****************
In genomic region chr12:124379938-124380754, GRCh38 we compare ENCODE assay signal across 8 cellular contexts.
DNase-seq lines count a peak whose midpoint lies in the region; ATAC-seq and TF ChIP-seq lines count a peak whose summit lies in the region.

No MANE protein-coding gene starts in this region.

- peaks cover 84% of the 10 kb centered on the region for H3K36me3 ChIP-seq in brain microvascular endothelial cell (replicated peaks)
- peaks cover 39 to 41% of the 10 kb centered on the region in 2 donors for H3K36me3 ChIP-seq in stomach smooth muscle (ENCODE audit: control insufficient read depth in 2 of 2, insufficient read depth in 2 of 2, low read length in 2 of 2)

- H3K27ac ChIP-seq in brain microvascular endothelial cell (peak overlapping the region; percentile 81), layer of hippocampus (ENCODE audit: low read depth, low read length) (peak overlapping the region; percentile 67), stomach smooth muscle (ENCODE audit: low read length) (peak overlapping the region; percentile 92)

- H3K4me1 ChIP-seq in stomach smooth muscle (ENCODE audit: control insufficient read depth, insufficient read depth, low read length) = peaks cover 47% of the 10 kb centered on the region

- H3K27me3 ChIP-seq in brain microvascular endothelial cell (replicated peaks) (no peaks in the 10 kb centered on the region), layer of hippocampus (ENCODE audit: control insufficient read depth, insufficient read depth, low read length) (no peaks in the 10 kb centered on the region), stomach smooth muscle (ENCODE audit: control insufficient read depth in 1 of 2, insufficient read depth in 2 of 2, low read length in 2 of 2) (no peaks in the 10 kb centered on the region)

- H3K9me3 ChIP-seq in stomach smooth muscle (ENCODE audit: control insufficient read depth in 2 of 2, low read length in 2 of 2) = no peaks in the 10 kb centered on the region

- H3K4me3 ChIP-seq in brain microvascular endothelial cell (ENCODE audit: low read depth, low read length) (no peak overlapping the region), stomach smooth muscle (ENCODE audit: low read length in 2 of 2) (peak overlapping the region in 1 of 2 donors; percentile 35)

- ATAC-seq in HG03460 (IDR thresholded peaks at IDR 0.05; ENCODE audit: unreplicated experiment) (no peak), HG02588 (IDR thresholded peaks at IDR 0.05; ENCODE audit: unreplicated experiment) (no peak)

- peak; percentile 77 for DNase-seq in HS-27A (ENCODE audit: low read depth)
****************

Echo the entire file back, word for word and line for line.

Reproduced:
In genomic region chr12:124379938-124380754, GRCh38 we compare ENCODE assay signal across 8 cellular contexts.
DNase-seq lines count a peak whose midpoint lies in the region; ATAC-seq and TF ChIP-seq lines count a peak whose summit lies in the region.

No MANE protein-coding gene starts in this region.

- peaks cover 84% of the 10 kb centered on the region for H3K36me3 ChIP-seq in brain microvascular endothelial cell (replicated peaks)
- peaks cover 39 to 41% of the 10 kb centered on the region in 2 donors for H3K36me3 ChIP-seq in stomach smooth muscle (ENCODE audit: control insufficient read depth in 2 of 2, insufficient read depth in 2 of 2, low read length in 2 of 2)

- H3K27ac ChIP-seq in brain microvascular endothelial cell (peak overlapping the region; percentile 81), layer of hippocampus (ENCODE audit: low read depth, low read length) (peak overlapping the region; percentile 67), stomach smooth muscle (ENCODE audit: low read length) (peak overlapping the region; percentile 92)

- H3K4me1 ChIP-seq in stomach smooth muscle (ENCODE audit: control insufficient read depth, insufficient read depth, low read length) = peaks cover 47% of the 10 kb centered on the region

- H3K27me3 ChIP-seq in brain microvascular endothelial cell (replicated peaks) (no peaks in the 10 kb centered on the region), layer of hippocampus (ENCODE audit: control insufficient read depth, insufficient read depth, low read length) (no peaks in the 10 kb centered on the region), stomach smooth muscle (ENCODE audit: control insufficient read depth in 1 of 2, insufficient read depth in 2 of 2, low read length in 2 of 2) (no peaks in the 10 kb centered on the region)

- H3K9me3 ChIP-seq in stomach smooth muscle (ENCODE audit: control insufficient read depth in 2 of 2, low read length in 2 of 2) = no peaks in the 10 kb centered on the region

- H3K4me3 ChIP-seq in brain microvascular endothelial cell (ENCODE audit: low read depth, low read length) (no peak overlapping the region), stomach smooth muscle (ENCODE audit: low read length in 2 of 2) (peak overlapping the region in 1 of 2 donors; percentile 35)

- ATAC-seq in HG03460 (IDR thresholded peaks at IDR 0.05; ENCODE audit: unreplicated experiment) (no peak), HG02588 (IDR thresholded peaks at IDR 0.05; ENCODE audit: unreplicated experiment) (no peak)

- peak; percentile 77 for DNase-seq in HS-27A (ENCODE audit: low read depth)